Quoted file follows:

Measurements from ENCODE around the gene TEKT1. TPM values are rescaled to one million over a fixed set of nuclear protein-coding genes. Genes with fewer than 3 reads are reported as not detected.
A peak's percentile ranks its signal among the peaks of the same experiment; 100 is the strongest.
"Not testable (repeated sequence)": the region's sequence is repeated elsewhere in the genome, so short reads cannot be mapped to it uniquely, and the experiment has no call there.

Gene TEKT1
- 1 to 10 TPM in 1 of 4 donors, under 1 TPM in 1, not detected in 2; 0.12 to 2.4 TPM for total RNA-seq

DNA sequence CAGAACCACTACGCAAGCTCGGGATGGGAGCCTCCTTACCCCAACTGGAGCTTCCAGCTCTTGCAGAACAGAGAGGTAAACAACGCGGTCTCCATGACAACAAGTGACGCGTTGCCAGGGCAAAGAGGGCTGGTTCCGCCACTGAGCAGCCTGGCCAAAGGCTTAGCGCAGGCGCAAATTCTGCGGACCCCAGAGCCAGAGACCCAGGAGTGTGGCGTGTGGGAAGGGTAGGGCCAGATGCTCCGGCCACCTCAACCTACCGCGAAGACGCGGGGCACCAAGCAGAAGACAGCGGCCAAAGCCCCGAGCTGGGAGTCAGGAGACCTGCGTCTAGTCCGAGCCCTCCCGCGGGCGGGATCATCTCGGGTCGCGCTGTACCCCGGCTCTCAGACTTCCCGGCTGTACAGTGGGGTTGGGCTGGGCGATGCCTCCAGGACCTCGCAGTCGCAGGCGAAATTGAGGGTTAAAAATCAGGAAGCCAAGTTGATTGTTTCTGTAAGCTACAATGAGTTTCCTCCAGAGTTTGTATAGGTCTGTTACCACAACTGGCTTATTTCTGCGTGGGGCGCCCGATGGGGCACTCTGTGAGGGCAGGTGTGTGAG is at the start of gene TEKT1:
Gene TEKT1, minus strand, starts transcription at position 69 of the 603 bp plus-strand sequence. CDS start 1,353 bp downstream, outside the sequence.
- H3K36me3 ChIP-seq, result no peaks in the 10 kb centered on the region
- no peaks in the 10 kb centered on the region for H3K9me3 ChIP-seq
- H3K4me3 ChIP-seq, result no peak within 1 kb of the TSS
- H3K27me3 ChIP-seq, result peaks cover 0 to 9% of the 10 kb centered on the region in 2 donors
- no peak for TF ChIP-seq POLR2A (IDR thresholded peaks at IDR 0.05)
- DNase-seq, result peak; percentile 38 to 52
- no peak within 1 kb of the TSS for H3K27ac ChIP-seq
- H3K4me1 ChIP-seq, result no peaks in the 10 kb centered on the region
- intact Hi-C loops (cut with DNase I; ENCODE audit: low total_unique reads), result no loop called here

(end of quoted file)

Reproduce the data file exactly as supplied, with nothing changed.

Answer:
Measurements from ENCODE around the gene TEKT1. TPM values are rescaled to one million over a fixed set of nuclear protein-coding genes. Genes with fewer than 3 reads are reported as not detected.
A peak's percentile ranks its signal among the peaks of the same experiment; 100 is the strongest.
"Not testable (repeated sequence)": the region's sequence is repeated elsewhere in the genome, so short reads cannot be mapped to it uniquely, and the experiment has no call there.

Gene TEKT1
- 1 to 10 TPM in 1 of 4 donors, under 1 TPM in 1, not detected in 2; 0.12 to 2.4 TPM for total RNA-seq

DNA sequence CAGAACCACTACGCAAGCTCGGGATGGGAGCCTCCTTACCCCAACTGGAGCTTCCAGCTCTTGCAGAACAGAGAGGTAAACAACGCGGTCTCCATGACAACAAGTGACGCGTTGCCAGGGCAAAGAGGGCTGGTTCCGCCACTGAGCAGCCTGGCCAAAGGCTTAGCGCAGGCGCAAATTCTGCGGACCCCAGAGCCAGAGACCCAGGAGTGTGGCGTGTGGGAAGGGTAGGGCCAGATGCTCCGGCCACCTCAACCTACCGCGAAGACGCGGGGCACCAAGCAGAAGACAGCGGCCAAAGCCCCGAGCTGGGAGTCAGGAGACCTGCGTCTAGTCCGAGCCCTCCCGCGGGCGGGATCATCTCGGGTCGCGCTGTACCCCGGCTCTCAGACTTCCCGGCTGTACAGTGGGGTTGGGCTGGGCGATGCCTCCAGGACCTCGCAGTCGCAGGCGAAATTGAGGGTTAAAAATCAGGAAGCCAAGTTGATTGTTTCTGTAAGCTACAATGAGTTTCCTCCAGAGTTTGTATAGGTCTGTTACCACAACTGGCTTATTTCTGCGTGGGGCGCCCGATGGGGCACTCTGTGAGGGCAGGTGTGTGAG is at the start of gene TEKT1:
Gene TEKT1, minus strand, starts transcription at position 69 of the 603 bp plus-strand sequence. CDS start 1,353 bp downstream, outside the sequence.
- H3K36me3 ChIP-seq, result no peaks in the 10 kb centered on the region
- no peaks in the 10 kb centered on the region for H3K9me3 ChIP-seq
- H3K4me3 ChIP-seq, result no peak within 1 kb of the TSS
- H3K27me3 ChIP-seq, result peaks cover 0 to 9% of the 10 kb centered on the region in 2 donors
- no peak for TF ChIP-seq POLR2A (IDR thresholded peaks at IDR 0.05)
- DNase-seq, result peak; percentile 38 to 52
- no peak within 1 kb of the TSS for H3K27ac ChIP-seq
- H3K4me1 ChIP-seq, result no peaks in the 10 kb centered on the region
- intact Hi-C loops (cut with DNase I; ENCODE audit: low total_unique reads), result no loop called here